Keratoplasty for treatment of Acanthamoeba keratitis.Ophthalmology 2009; 116(5):864-9O
To evaluate and compare the outcomes of therapeutic keratoplasty (TKP) and optical keratoplasty (OKP) in the management of medically unresponsive Acanthamoeba keratitis and post-keratitis scarring, respectively.
Retrospective, nonrandomized, comparative, interventional case series.
Thirty patients with Acanthamoeba keratitis treated at a single center.
Retrospective review of all cases of penetrating keratoplasty (PKP) or lamellar keratoplasty (LKP) performed for Acanthamoeba keratitis at a single center between January 1, 1980, and December 31, 2007. Inclusion criteria included histopathologic confirmation of Acanthamoeba organisms in the surgical specimen and at least 6 months of postoperative follow-up.
MAIN OUTCOME MEASURES
Postoperative complications, microbiological cure, graft survival, and visual acuity.
Thirty-one eyes of 30 patients met the inclusion criteria. This included 22 eyes (22 patients) that were initially treated with TKP (20 PKP/2 LKP) and 9 eyes (8 patients) treated with OKP (8 OKP/1 LKP). Of the 22 eyes treated with TKP, multiple keratoplasties (range, 2-6) were performed in 12 eyes (55%), whereas repeat keratoplasty was performed in only 1 eye (11%) treated with OKP (P = 0.004). Recurrent Acanthamoeba keratitis, glaucoma, early and late persistent epithelial defects, and endophthalmitis were more likely to occur after TKP than after OKP. A microbiological cure was achieved in all surgical cases. Among eyes treated with TKP, this required 1 keratoplasty in 14 eyes, 2 keratoplasties in 6 eyes, and 3 keratoplasties in 2 eyes. After the initial keratoplasty, Kaplan-Meier survivals after TKP were 45.5%, 45.5%, and 37.5% at 1 year, 5 years, and 10 years, respectively, compared with 100%, 100%, and 66.7%, respectively, after OKP (P = 0.004). The median visual acuity was 20/40 after TKP and 20/25 after OKP. Eyes treated with TKP were less likely to obtain visual acuity of 20/40 or better and more likely to have vision of 20/200 or worse.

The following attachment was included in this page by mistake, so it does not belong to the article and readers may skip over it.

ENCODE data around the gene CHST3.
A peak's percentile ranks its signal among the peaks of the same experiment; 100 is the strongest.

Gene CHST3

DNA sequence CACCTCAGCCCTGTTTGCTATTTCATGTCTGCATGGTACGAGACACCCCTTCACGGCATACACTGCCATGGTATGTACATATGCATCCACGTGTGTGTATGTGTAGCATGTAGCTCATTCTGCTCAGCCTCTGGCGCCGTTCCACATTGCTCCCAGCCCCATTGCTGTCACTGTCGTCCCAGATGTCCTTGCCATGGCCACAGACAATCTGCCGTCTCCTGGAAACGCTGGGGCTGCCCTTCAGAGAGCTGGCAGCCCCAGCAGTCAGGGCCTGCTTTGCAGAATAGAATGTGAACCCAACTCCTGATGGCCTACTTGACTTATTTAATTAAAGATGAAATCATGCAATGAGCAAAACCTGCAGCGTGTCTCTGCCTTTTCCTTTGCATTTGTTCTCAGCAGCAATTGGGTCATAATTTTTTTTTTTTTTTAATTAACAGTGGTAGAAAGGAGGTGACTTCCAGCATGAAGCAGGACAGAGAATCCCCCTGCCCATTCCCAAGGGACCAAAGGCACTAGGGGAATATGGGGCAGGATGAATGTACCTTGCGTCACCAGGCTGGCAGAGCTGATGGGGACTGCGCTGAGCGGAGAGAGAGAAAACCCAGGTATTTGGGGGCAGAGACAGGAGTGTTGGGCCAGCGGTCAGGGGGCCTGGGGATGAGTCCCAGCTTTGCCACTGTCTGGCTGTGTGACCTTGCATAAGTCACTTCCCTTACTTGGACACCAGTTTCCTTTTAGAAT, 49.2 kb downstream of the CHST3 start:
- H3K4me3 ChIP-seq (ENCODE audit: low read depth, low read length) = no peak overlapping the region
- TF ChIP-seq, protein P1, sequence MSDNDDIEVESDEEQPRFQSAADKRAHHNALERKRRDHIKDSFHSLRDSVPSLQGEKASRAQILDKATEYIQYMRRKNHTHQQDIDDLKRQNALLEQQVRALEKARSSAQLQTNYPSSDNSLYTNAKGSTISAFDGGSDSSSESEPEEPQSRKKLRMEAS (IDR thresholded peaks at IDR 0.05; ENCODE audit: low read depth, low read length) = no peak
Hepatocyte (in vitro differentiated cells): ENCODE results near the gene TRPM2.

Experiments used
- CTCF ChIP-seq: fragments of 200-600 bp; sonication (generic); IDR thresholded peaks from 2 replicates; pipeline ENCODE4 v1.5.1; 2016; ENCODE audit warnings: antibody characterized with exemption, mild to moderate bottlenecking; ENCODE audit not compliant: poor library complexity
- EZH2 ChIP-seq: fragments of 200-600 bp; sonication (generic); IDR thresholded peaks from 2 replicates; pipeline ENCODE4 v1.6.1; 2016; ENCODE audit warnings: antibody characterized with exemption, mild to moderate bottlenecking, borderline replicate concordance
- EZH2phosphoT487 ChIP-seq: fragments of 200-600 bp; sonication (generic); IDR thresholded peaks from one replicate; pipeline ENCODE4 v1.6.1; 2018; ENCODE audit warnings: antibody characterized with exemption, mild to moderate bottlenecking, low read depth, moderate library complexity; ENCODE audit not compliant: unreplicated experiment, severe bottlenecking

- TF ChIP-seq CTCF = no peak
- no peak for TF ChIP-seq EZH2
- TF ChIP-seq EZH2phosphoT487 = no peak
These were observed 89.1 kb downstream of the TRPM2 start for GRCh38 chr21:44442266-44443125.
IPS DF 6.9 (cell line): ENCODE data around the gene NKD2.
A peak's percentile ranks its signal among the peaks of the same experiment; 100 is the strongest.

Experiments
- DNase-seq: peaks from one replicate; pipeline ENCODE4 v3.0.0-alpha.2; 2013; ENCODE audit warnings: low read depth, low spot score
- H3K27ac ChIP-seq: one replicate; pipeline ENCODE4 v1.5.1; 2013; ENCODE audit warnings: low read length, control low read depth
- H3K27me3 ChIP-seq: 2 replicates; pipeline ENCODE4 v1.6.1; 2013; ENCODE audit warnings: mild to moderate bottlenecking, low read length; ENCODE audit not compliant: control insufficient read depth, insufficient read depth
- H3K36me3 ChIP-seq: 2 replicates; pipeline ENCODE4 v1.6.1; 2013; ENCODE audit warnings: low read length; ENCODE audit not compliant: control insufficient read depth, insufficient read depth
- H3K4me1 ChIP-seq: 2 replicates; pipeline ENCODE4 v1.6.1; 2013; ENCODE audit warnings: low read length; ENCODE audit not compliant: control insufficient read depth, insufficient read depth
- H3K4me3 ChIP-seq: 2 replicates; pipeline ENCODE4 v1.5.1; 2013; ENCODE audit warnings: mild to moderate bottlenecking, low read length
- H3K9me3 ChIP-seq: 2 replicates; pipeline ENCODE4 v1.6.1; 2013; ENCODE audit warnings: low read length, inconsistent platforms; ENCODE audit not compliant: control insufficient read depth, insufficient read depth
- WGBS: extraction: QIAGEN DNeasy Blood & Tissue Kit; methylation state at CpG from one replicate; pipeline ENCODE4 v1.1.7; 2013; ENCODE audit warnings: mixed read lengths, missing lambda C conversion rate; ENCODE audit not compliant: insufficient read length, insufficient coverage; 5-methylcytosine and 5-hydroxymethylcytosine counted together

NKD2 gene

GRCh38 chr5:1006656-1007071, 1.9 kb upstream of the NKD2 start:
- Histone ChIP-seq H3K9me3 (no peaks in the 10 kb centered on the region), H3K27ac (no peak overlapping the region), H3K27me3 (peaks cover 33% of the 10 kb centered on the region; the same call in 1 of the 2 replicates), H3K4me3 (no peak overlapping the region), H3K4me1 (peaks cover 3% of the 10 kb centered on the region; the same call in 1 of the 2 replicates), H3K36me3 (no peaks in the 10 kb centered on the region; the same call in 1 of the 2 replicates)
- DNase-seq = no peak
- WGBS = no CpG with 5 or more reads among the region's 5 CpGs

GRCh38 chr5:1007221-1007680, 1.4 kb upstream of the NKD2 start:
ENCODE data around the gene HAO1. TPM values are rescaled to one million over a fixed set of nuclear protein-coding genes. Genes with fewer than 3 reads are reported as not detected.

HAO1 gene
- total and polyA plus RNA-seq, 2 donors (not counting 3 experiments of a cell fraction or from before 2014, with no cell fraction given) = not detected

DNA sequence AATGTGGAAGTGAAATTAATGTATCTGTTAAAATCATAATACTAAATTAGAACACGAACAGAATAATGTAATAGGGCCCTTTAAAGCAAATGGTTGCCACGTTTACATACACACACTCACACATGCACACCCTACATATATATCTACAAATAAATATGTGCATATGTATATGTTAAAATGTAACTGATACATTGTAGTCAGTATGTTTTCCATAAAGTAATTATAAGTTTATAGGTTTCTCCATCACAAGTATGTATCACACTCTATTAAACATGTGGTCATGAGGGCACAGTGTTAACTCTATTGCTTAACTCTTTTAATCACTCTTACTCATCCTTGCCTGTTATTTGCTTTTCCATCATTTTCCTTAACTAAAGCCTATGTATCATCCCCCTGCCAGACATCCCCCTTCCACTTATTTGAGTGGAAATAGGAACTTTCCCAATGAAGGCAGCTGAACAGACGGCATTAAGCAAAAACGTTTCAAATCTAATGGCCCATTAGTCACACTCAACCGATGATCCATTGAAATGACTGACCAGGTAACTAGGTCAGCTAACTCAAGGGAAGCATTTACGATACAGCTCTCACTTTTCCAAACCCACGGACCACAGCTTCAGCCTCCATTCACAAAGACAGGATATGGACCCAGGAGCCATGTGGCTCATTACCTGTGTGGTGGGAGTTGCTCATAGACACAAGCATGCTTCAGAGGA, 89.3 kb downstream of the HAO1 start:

Therapeutic keratoplasty can successfully treat medically unresponsive cases of Acanthamoeba keratitis, although multiple grafts may be required and the visual prognosis is guarded. Optical keratoplasty performed after resolution of active keratitis is associated with an excellent prognosis for both graft survival and visual outcome.
The author(s) have no proprietary or commercial interest in any materials discussed in this article.